570attached hot-pluggable devices). hotplug does not have an initscript of its 571attached hot-pluggable devices). The current <path>/etc/init.d/hotplug</path>
571own as of now. 572script does nothing more than check if the CONFIG_HOTPLUG is enabled for the
573current kernel.
572</note> 574</note>
573 575
574</body> 576</body>
575</section> 577</section>
576</chapter> 578</chapter>
580<section> 582<section>
581<title>References</title> 583<title>References</title>
582<body> 584<body>
583 585
584<p> 586<p>
585A good number of documents online helped me during writing this, and there are 587A good number of online documents helped me during the development of this
586some that are that are highly technical but truly interesting. I thought they 588document and there are some that are highly technical but truly interesting.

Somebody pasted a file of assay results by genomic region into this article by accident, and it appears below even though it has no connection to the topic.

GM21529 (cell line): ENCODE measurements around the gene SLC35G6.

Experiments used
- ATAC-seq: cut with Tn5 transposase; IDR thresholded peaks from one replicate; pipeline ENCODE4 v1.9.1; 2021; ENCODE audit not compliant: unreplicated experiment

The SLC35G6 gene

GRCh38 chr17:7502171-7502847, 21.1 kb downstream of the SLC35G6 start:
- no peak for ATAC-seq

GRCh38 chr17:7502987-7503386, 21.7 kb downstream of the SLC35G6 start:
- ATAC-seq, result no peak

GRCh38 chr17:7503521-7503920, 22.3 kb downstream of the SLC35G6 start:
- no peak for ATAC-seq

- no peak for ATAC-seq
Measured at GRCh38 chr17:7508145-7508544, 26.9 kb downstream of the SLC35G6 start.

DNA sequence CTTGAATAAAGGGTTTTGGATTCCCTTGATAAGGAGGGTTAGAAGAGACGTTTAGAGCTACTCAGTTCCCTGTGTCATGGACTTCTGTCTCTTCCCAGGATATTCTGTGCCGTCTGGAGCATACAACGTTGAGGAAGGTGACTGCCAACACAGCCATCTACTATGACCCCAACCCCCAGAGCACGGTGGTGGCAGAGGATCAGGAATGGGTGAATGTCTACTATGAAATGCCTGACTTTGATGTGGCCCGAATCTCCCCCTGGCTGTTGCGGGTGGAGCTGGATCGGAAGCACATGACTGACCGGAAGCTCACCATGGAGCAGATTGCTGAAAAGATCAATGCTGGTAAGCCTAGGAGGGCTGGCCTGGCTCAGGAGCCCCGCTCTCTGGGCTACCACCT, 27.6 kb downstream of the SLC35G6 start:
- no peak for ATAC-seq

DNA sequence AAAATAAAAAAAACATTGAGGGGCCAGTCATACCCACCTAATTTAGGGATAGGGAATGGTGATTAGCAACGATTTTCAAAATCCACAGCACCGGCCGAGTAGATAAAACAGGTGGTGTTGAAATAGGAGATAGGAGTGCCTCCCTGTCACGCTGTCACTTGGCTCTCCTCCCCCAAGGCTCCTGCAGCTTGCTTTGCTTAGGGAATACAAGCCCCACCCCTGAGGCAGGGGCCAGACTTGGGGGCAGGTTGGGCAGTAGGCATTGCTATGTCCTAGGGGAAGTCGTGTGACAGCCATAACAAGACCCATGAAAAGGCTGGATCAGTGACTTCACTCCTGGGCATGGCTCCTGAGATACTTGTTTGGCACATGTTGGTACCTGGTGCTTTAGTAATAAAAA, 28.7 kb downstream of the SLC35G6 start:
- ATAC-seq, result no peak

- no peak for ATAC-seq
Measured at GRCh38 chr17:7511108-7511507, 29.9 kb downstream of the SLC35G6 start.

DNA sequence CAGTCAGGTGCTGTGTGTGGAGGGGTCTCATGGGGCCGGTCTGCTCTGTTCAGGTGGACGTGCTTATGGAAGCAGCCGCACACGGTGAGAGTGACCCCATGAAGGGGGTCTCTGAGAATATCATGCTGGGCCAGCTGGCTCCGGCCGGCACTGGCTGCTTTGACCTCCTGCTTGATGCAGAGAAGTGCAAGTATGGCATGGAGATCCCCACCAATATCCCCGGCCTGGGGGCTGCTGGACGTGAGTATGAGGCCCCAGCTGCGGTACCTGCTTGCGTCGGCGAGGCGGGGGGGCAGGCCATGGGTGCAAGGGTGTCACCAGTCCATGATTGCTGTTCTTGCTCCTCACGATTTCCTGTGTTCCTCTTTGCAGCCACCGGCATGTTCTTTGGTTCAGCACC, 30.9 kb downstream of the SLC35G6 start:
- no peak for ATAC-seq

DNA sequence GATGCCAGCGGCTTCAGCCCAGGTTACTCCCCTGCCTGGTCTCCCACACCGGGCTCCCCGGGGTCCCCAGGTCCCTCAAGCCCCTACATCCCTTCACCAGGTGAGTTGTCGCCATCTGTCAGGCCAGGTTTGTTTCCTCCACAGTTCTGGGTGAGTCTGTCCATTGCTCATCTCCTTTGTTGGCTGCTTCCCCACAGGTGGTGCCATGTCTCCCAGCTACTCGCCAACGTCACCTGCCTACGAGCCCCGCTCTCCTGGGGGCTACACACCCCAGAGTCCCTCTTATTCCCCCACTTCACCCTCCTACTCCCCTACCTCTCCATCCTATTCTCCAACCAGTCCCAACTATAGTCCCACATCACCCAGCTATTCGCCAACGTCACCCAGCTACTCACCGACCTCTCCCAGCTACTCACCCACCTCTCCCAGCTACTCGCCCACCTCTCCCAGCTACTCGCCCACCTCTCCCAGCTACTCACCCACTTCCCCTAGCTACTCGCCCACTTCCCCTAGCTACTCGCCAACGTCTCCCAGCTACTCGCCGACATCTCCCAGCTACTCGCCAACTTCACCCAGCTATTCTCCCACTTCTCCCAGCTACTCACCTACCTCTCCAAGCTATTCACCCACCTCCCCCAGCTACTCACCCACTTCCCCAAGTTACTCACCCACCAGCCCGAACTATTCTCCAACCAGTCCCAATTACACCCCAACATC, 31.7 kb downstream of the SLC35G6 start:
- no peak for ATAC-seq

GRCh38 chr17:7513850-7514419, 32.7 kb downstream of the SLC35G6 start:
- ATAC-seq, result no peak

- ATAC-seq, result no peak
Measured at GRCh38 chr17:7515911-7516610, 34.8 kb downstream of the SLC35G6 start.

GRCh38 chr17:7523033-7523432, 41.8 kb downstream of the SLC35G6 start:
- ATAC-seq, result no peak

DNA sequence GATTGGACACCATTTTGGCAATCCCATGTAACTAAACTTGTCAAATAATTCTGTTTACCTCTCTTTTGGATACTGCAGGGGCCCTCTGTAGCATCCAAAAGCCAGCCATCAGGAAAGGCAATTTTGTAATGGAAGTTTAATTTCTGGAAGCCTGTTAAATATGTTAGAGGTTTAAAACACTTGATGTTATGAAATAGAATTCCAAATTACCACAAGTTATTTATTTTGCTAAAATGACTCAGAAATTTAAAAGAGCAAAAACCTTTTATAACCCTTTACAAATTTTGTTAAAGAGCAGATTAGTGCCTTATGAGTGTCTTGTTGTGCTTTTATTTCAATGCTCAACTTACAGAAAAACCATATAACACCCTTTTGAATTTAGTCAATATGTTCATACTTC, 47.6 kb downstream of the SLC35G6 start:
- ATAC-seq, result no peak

587all deserve some credit. So here we go! 589I thought they all deserve some credit, so here we go!
588</p> 590</p>
589 591
590<ul> 592<ul>
591 <li><uri link="http://www.usb.org">The Official USB Website</uri></li> 593 <li><uri link="http://www.usb.org">The Official USB Website</uri></li>
592 <li><uri link="http://www.usb.org/faq">The USB FAQ</uri></li> 594 <li><uri link="http://www.usb.org/about/faq">The USB FAQ</uri></li>
593 <li> 595 <li>
594 <uri 596 <uri
595 link="http://h18000.www1.hp.com/productinfo/development/openhci.html">Compaq's 597 link="http://h18000.www1.hp.com/productinfo/development/openhci.html">Compaq's
596 OHCI Standard</uri> 598 OHCI Standard</uri>
597 </li> 599 </li>